[Dshield] Request for Information re: Linksys Router Logging and Dshield Submissions

John Holmblad jholmblad at aol.com
Thu Oct 16 16:23:18 GMT 2003


All,

I recently made a modification to my Linksys router (BEFSX41) to 
explicitly filter (by configuring a new filter using the filters tab on 
the www browser based control console for the Linksys router)  incoming 
packets targeted to  UDP port 1026 on my router and coming from the 
Internet. I did this because I was noticing a lot of such "hits" 
recently in my DShield submissions. Thanks to yesterday's posting by 
John Hardin  which clarified the protocol mechanism that Microsoft OS's 
use for the Messenger Service, I now realize that these "hits" were 
probably of that kind and that these submissions may have somehow 
contributed to DShield's statistics, and, in turn, Microsoft's awareness 
that something was going on with respect to a vulnerability in the 
Messenger service.
 
One side effect of this new filtering  rule in my router appears to be 
that my daily submissions to Dshield via the CVTWIN software no longer 
report such "hits".   This diminution of  Dshield submission volume was 
a surprising result to me especially because, when I use the 
aforementioned Linksys "www browser based control console" to examine 
the log file entries, such "hits", which formerly appeared in green type 
font, are now in red, indicating that they were stopped by a filtering 
rule! Obviously, red should be of more concern than green, so why don't 
these log entries, which are now flagged in read type font, get  into my 
submissions to Dshield? If I am correct,  then this outcome does not 
seem to fall into the realm of "best practice" because, otherwise useful 
information for Dshield is now not getting where it is supposed to go! 
The reduction in submission volume is significant (at least the part 
that I see in the email message that I get copied on which shows about a 
10:1 reduction with, of course, total elimination of entries for 
incoming UDP packets on port 1026.

Because this router also performs NAT/PAT and because I do NOT  have any 
Addr/Port to service mappings for incoming connections of any protocol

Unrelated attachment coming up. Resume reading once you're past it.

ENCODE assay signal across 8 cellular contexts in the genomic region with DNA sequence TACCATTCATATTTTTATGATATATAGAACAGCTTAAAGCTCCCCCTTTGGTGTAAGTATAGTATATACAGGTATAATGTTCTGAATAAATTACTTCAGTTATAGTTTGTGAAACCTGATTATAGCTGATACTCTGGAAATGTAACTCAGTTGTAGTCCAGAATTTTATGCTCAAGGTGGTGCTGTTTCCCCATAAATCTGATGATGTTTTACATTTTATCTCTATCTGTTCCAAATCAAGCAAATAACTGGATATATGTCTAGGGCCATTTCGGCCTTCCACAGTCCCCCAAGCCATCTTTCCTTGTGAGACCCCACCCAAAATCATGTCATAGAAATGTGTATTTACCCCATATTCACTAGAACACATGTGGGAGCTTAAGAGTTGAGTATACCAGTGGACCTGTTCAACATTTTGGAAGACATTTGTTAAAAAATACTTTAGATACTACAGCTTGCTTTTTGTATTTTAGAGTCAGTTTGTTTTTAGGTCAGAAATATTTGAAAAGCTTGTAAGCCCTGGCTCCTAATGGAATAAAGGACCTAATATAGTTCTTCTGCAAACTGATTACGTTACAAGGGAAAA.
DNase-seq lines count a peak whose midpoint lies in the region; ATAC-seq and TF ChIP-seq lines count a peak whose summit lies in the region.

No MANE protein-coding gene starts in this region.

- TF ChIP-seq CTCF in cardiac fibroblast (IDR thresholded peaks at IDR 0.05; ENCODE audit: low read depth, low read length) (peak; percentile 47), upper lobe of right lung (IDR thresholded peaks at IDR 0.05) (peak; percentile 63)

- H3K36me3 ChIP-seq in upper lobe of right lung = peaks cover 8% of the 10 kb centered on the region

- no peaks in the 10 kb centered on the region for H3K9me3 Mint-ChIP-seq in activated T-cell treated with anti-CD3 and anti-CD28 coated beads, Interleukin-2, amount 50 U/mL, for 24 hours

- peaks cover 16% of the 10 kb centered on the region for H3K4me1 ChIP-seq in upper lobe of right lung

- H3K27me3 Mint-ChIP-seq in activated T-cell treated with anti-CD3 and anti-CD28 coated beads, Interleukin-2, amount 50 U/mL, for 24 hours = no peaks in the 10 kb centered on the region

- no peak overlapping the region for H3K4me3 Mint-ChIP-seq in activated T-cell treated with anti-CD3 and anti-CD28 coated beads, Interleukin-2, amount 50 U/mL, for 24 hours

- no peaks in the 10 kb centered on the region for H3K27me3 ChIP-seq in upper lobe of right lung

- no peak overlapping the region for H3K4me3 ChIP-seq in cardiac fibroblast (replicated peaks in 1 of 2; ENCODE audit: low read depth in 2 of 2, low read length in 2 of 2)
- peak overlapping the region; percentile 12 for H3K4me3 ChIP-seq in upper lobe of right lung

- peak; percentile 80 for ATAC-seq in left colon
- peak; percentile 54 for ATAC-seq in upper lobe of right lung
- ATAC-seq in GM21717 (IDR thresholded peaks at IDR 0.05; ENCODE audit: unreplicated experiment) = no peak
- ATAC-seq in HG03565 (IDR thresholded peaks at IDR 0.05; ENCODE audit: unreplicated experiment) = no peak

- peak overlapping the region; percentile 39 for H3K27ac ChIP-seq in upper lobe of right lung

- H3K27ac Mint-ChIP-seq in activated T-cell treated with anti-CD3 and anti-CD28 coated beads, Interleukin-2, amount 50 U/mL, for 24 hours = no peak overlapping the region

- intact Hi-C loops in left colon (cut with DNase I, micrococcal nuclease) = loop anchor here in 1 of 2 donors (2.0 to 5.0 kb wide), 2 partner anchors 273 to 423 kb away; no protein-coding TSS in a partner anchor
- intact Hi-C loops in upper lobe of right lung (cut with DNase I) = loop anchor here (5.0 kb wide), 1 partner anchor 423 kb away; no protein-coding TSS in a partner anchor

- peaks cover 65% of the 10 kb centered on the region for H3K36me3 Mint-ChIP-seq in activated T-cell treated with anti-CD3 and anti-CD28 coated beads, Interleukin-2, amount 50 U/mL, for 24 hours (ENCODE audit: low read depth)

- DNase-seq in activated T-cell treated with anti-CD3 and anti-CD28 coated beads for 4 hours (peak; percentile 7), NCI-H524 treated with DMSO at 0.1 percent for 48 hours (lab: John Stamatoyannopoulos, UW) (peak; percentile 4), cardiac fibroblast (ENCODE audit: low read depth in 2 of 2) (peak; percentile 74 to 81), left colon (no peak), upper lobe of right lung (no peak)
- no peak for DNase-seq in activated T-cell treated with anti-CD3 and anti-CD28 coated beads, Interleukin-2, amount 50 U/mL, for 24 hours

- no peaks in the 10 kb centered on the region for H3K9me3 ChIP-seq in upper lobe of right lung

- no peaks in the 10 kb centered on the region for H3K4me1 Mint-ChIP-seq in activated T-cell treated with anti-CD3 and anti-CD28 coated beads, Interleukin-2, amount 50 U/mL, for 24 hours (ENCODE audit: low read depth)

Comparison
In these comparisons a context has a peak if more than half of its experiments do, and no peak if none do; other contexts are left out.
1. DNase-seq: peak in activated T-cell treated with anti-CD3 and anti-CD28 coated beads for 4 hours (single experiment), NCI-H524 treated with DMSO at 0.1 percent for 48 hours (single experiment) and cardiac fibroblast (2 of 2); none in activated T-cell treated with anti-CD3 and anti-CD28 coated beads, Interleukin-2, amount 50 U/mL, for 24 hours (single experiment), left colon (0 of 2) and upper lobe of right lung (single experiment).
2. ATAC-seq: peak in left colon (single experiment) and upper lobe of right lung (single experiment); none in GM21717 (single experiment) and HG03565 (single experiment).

type, the router first logs and  then  drops such TCP " connection 
request" or UDP "connectionless" packets. As a consequence ,  during the 
time period before I had the filtering rule in effect (that is, from 
when I installed the router until yesterday), I believe I was and am 
still  fairly safe from attack from the Internet even without this 
filtering rule. Therefore one  simple "workaround" for this anomaly 
would be to turn the filter off so that Dshield can get the additional 
"hit" volume that is now being suppressed by imposition of this 
filtering rule.

 In general it would appear that the only vulnerability of a NAT/PAT 
router without any mapping of incoming connections to available 
services, would be the case of "session hijacking" where an attacker, 
using a "man in the middle" attack, is able to take over an open 
"transaction query response pair", say of a UDP based service on the LAN 
that is awaiting a UDP response from the Internet side of such a 
session. Unfortunately, the Linksys documentation does not provide any 
insight as to what steps their product takes to thwart such attacks. It 
is not even clear whether or not their product is IETF RFC compliant 
with respect to NAT/PAT (e.g. UDP packet response wait timer setting) 
since their User Guide documentation does not specifically mention any 
such compliance.

I should add that I rely on the Linksys Logviewer software to "catch" 
the  router log info which the Linksys router sends out via SNMP onto 
the LAN to the PC which is running Logviewer. This is Linksys freeware 
that I do not think has been updated by Linksys for quite some time.  It 
is possible that the Linksys router uses a different SNMP packet type to 
send "red" log entries as opposed to "green" or "black" log entries and 
therefore the Logviewer software is not picking up such packets. Before 
I take the trouble of  running an Ethereal trace on the 
Linksys<=>Logviewer packet flows I thought I would ask any members of 
this list who are using this Linksys product if they understand what is 
going on here. Any help will be appreciated.

I would add that I have spoken to Linksys customer report and requested, 
on more than one occasion, that they provide  improved documentation on 
the firewall related aspects of the BEFSX41 but so far I have not gotten 
any useful response.  The only good news here is that they at least have 
people to answer the telephone when you call them, which is more than 
you can say for a lot of suppliers to the SOHO market. This lack of good 
documentation is unfortunate for Linksys because if they did a little 
more work on the firewall side (first documentation wise and then some 
product improvements) I think their product would be much more suited as 
a low end  Small Office router than it is today. I have copied Linksys 
on this email as well so If I get a response  I will let you all know 
what I learn from them.


Best Regards,

 

John Holmblad

 

Televerage International

 

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